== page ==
Marksmanship Fundamentals

Spec Ops Shooting

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The soldier must understand the four key fundamentals before he approaches the firing line. He must be able to establish a steady position that allows observation of the target. He must aim the rifle at the target by aligning the sight system, and he must fire the rifle without disturbing this alignment by improper breathing or during trigger squeeze. The skills needed to accomplish these are known as rifle marksmanship fundamentals. These simple procedures aid the firer in achieving target hits under many conditions when expanded with additional techniques and information. Applying these four fundamentals rapidly and consistently is called the integrated act of firing.

Steady Position. When the soldier approaches the firing line, he should assume a comfortable, steady firing position in order to hit targets consistently. The time and supervision each soldier has on the firing line are limited (illustrated on the following page in Figure 3-3). Therefore, he must learn how to establish a steady position during dry-fire training. The firer is the best judge as to the quality of his position. If he can hold the front sight post steady through the fall of the hammer, he has a good position. The steady position elements are as follows:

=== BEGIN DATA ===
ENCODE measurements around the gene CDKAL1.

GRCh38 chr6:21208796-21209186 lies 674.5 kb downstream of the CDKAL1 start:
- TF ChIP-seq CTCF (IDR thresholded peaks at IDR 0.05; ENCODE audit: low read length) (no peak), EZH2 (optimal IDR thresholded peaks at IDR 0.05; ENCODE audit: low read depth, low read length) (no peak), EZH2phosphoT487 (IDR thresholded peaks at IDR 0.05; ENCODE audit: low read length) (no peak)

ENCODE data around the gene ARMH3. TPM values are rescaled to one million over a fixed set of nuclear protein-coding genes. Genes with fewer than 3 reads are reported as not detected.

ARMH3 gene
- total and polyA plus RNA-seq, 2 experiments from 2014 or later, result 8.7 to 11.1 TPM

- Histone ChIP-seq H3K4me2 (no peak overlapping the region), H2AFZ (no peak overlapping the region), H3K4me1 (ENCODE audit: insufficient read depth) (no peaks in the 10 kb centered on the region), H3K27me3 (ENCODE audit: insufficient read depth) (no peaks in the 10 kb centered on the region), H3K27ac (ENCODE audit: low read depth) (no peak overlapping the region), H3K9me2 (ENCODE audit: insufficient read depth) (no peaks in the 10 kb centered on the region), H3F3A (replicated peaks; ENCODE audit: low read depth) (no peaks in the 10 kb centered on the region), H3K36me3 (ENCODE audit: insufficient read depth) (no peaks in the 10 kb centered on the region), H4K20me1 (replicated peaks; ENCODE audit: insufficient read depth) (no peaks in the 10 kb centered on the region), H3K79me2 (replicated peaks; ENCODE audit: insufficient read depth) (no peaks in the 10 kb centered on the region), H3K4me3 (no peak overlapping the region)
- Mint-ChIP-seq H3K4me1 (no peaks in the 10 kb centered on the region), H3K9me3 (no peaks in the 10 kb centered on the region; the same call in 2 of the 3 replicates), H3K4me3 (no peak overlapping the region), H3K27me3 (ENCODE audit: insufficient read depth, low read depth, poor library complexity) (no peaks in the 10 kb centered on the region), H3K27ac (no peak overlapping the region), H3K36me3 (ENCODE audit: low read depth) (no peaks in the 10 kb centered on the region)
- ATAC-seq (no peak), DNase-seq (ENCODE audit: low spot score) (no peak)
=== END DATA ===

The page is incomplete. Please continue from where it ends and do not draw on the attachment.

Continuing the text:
Nonfiling hand grip. The rifle handguard rests on the heel of the hand in the V formed by the thumb and fingers. The grip of the nonfiring hand is light, and slight rearward pressure is exerted.

Rifle butt position. The butt of the stock is placed in the pocket of the firing shoulder. This reduces the effect of recoil and helps ensure a steady position.

Firing hand grip. The firing hand grasps the pistol grip so that it fits the V formed by the thumb and forefinger. The forefinger is placed on the trigger so that the lay of the rifle is not disturbed when the trigger is squeezed. A slight rearward pressure is exerted by the remaining three fingers to ensure that the butt of the stock remains in the pocket of the shoulder, thus minimizing the effect of recoil.

Figure 3-3. Steady position.


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